, Volume 49, Issue 4, pp 347-359
Date: 07 May 2009

Incongruent effects of two isolates of Rickettsia conorii on the survival of Rhipicephalus sanguineus ticks

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Abstract

Rickettsia conorii, the etiologic agent of Mediterranean spotted fever is widely distributed in Southern Europe, the Middle East, Africa, India and the Caspian region. In the Mediterranean region, the brown dog tick, Rhipicephalus sanguineus, is the recognized vector of R. conorii. To study tick-pathogen relationships and pathogenesis of infection caused in model animals by the bite of an infected tick, we attempted to establish a laboratory colony of Rh. sanguineus persistently infected with R. conorii. Rhipicephalus sanguineus ticks of North American and Mediterranean origin were exposed to R. conorii isolates of African (R. conorii conorii strain Malish) and Mediterranean (R. conorii israelensis strain ISTT) origin. Feeding of ticks upon infected mice and dogs, intra-hemocoel inoculation, and submersion in suspensions of purified rickettsiae were used to introduce the pathogen into uninfected ticks. Feeding success, molting success and the longevity of molted ticks were measured to assess the effects of R. conorii on the survival of Rh. sanguineus. In concordance with previously published results, Rh. sanguineus larvae and nymphs from both North American and Mediterranean colonies exposed to R. conorii conorii Malish experienced high mortality during feeding and molting or immediately after. The prevalence of infection in surviving ticks did not exceed 5%. On the other hand, exposure to ISTT strain had lesser effect on tick survival and resulted in 35–66% prevalence of infection. Rh. sanguineus of Mediterranean origin were more susceptible to infection with either strain of R. conorii than those from North America. Previous experimental studies had demonstrated transovarial and transstadial transmission of R. conorii in Rh. sanguineus; however, our data suggest that different strains of R. conorii may employ different means of maintenance in nature. The vertebrate host may be a more important reservoir than previously thought, or co-feeding transmission between different generations of ticks may obviate or lessen the requirement for transovarial maintenance of R. conorii.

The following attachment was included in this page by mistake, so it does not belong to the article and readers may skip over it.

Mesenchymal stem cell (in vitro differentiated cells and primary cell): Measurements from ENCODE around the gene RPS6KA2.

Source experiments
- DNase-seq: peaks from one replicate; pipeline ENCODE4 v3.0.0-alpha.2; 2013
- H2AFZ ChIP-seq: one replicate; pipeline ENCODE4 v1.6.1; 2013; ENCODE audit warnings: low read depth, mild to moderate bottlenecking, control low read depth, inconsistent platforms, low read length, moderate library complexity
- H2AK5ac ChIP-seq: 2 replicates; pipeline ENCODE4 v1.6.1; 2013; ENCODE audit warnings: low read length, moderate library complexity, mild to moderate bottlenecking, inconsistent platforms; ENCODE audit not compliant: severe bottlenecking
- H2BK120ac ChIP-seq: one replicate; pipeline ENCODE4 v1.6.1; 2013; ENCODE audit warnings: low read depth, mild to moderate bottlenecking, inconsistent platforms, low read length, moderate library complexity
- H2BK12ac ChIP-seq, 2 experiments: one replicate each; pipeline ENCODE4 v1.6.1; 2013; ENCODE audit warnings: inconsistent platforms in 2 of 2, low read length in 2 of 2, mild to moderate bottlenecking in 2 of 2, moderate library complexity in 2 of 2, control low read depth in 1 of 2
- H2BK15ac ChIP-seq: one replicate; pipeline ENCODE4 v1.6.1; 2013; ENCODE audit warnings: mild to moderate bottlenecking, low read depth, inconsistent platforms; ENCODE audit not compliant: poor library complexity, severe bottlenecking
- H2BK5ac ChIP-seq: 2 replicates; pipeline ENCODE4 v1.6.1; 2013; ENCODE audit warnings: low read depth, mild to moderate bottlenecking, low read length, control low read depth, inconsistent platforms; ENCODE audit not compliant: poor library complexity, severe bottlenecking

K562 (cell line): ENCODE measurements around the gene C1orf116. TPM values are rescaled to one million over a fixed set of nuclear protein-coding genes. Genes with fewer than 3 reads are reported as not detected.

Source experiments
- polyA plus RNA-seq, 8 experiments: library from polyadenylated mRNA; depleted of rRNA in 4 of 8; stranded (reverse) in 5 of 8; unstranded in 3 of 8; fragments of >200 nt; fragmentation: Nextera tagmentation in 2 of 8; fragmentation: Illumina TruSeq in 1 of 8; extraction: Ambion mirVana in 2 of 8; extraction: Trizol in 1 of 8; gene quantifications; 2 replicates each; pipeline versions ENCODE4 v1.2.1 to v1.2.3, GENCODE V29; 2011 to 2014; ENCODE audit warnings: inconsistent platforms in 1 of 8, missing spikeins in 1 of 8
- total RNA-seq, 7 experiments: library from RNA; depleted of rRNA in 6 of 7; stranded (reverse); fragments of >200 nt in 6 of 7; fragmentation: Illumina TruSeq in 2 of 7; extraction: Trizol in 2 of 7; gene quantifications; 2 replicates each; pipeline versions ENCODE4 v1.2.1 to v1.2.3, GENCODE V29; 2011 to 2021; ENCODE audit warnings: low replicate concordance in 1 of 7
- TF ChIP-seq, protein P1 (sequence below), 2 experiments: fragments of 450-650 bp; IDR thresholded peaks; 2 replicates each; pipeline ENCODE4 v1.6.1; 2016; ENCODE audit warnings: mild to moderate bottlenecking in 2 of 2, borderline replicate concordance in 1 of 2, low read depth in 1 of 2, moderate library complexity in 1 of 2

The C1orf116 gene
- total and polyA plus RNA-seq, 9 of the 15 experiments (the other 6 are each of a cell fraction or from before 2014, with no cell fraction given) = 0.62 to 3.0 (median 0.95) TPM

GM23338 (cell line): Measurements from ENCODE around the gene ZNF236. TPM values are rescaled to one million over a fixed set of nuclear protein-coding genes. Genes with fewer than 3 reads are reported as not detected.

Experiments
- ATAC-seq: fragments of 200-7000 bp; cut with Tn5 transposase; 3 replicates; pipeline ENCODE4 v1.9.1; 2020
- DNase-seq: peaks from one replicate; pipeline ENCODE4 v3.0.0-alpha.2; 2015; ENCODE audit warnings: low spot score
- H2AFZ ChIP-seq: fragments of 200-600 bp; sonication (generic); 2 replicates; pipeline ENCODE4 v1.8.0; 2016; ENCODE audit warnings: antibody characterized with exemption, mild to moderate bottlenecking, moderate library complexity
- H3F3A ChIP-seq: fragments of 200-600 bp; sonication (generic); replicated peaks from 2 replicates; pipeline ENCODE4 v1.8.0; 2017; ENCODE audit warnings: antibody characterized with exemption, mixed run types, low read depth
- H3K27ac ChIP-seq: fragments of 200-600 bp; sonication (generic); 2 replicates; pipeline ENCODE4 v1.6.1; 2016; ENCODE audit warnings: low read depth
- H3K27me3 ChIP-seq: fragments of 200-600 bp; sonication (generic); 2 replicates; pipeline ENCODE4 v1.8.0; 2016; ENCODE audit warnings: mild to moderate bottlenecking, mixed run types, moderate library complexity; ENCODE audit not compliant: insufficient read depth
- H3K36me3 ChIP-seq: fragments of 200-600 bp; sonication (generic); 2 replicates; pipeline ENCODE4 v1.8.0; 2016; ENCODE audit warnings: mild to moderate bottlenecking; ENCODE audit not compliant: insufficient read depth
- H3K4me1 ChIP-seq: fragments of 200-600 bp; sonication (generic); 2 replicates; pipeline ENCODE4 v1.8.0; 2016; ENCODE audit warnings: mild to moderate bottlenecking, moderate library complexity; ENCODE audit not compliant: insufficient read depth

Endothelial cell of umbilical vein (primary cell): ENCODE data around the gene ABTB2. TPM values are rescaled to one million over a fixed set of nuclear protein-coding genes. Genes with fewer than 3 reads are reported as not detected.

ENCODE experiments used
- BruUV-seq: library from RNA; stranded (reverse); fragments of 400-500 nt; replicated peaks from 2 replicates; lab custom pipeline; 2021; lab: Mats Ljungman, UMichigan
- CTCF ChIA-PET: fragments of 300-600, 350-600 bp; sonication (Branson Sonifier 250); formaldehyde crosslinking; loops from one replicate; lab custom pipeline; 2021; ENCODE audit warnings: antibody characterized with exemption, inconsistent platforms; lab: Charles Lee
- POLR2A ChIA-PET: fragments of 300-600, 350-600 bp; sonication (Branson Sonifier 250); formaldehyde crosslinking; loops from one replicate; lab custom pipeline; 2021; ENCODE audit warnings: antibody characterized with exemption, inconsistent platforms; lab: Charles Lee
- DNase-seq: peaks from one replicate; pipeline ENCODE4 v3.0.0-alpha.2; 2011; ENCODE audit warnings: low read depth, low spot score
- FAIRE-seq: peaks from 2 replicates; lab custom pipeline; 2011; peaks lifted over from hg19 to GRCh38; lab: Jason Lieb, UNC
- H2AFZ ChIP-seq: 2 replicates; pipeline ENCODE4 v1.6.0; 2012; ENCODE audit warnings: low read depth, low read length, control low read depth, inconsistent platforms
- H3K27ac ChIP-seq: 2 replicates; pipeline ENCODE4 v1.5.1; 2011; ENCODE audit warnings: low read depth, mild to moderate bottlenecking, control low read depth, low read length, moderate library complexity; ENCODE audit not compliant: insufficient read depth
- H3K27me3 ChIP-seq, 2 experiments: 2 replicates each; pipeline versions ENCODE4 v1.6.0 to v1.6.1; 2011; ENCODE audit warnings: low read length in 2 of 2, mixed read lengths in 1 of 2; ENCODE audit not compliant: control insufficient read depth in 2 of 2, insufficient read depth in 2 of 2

The findings and conclusions described in this manuscripts are those of the authors and do not necessarily represent the views of the Centers for Disease Control and Prevention and the Department of Health and Human Services.